FileKit is one of the "secret sauces" Pley uses to make your games ultra-accessible. It is essentially a file streaming service but with ease of use in mind. No more worrying about versioning, compression, file duplications in memory and CDNs. All of this is handled by FileKit automatically for you.
In WebGL, the browser doesn't allow the game to access the file system. When you are trying to load or write a file to a disc the compiler emulates a virtual file system in memory. Consequently, the entirety of your game assets would be stored in memory, and to top it off, whenever your game would request an asset it would create a new copy of said asset as if "loading it into memory".
Combine this with the browser's enforcing a limit of 2GB RAM per tab and you can imagine how this is a big issue.
The solution to the above problem is to partition your game.
There are two ways to handle assets and content in a game. The first one is Game A's method; you bundle all your assets and all your content and they get downloaded when the player loads your game. Whenever you update any of your game content or assets, the user has to download the entire game every time.
In the second method, Game B's method; you divide your game's content and assets into multiple partitions (or bundles). You upload your base game (bare minimum content, assets and code) on the main server (where players download your game) and then you upload the rest to a secondary server that your game downloads when the user starts using the content.
You can see the second method used a lot in MMO (Massively Multiplayer Online) games. You download a small section of the game (likely the starter area) and as you go through that content, the game keeps downloading the rest of the content progressively to serve it as you need it.
Our current target is to launch (a fully interactive experience, not an in-game progress bar) any game within 30 seconds or less.
As you can guess, the second method is what we recommend when publishing your games on Pley. Since Pley is web-based, loading times and performance are very important.
The second method allows the player to access the game faster (since they only download a smaller size content vs the entire game's catalog). It also helps with game performance (by loading only the necessary content in memory) and this something FileKit helps with immensely!
FileKit works really great with Unity's Addressables. Given you can use Addressables in one of two ways, FileKit behaves differently based on this:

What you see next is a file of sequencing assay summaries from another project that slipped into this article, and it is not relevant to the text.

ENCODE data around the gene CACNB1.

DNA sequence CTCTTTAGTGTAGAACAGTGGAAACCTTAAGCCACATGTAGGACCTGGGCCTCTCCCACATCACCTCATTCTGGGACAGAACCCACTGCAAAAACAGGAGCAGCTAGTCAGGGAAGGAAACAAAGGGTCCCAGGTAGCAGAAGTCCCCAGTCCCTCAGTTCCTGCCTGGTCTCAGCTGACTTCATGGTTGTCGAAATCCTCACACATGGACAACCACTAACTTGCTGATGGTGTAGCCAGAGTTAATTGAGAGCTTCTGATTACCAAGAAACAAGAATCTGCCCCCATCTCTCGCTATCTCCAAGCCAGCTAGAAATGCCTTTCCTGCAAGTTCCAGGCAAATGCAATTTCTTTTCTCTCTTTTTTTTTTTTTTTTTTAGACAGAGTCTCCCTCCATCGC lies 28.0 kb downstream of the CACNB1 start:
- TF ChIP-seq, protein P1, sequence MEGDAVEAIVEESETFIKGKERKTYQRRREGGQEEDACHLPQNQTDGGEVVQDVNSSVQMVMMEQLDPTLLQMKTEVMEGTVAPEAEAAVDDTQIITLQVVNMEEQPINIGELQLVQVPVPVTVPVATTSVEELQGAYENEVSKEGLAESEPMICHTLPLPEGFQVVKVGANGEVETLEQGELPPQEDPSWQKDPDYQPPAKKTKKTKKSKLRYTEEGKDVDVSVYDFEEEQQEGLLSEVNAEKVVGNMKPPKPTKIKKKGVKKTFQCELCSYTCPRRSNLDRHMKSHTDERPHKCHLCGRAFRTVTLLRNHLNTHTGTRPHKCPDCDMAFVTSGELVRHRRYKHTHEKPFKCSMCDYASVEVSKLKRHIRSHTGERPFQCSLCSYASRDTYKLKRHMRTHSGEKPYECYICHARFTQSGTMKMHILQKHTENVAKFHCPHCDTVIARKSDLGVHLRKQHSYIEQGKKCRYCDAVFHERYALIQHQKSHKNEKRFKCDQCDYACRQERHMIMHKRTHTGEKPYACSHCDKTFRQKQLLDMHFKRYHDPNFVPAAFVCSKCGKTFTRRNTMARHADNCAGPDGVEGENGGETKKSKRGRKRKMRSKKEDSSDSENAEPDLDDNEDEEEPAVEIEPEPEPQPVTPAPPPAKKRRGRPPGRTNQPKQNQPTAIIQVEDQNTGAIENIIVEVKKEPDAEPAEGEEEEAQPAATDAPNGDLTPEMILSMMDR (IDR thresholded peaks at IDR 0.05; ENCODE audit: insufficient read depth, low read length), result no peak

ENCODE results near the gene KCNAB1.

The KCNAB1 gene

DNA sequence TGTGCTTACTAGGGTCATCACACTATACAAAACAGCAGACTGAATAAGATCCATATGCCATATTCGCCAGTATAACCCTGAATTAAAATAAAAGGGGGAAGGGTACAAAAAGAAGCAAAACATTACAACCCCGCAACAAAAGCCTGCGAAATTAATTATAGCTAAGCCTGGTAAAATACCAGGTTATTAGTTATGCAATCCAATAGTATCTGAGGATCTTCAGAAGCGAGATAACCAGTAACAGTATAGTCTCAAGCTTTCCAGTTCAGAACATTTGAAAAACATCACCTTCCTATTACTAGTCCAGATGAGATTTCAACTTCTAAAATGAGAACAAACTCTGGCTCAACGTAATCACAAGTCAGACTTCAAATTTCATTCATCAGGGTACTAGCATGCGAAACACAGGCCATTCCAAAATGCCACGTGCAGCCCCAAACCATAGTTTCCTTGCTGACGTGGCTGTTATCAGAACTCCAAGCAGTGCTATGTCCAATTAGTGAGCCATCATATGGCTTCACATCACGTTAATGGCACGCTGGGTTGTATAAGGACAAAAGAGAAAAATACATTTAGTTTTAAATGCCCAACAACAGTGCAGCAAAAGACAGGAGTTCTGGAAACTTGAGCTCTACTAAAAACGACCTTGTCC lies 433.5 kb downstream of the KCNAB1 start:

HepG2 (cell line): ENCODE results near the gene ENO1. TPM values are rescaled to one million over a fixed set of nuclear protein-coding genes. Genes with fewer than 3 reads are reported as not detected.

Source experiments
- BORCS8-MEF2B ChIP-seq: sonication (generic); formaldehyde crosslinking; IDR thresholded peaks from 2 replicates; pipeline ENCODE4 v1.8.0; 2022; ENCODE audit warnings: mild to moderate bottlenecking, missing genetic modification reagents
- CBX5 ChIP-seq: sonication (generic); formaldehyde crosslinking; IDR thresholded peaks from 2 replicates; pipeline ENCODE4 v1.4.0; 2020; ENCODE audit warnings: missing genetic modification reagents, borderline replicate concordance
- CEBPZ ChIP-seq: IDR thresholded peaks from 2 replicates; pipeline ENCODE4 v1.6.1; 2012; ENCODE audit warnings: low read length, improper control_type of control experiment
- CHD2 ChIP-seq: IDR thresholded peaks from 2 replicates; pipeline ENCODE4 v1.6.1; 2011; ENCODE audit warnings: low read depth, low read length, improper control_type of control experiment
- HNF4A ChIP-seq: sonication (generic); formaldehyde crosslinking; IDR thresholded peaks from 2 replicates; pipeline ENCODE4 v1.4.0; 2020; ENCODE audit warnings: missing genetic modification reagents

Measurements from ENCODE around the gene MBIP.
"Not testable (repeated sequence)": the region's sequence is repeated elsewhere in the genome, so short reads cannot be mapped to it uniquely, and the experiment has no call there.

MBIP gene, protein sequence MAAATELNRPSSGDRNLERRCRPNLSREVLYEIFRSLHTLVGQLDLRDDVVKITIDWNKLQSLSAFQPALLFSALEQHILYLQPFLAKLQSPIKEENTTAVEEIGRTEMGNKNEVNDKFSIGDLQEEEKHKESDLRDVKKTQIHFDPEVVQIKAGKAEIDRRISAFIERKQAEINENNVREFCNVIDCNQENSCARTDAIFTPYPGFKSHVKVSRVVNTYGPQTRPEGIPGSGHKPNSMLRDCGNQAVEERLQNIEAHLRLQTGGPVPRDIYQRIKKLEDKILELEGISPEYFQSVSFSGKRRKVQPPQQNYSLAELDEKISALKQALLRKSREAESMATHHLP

If you are keeping your content local (using
StreamingAssetsfolder) and loading your content/assets only when you need them, FileKit will detect this, host your assets on our CDN free of charge, auto-version it for you and compress it using Brotli. It will then remap all your asset loading code to FileKit to load them from our CDN and decompress them when needed automatically. This provides you with faster loading times of assets and less memory footprint.
If you are keeping your content on a CDN (be it Unity's or another), FileKit will detect this and not modify anything and keeps your references intact.
We echo Unity's sentiment in trying to avoid using the Resources Folder as much as possible due to its issues. Instead, we recommend that you use FileKit directly.
You can still use FileKit directly without resorting to neither Addressables nor the Resources folder. You can load a file directly by using
FileKit.ReadFile and providing the path and name of the file you want to load.
// SDK must be initialized first before using FileKit.
// When the level is loaded, load the player's image.
private void OnMainLevelLoaded()
// A call back triggered when FileKit is done with loading the image, assign it to the correct UI element
private void DisplayAvatarIcon(Result result, byte data, int dataLength)
myimage.sprite = (Sprite) data;
Paths provided to FileKit.ReadFile
You might have noticed above that we provided the method
ReadFilewith the path
StreamingAssets/. This is a special feature of
ReadFile, whatever path is given,
ReadFilewill understand that this path is inside the Assets folder of your project and will look for the file there. You don't have to use any special path resolution tricks to find what you want.
FileKit Error handling
Sometimes when you're reading a file, you may encounter errors while doing that. We provided the
Resultenum to help you find out what the exact error is and resolve it. The three main issues you can encounter with FileKit are:
Result.FlkFileNotFound: This is when you're trying to load a file that does not exist. We recommend you double check the path and the filename you're reading.
Result.FlkFileTooBig: This happens when you're trying to load a file bigger than 4 TB.
Result.FlkBufferTooSmall: This happens when you're providing a smaller buffer than the information passed. Providing a larger buffer will resolve the issue.
Updated 3 months ago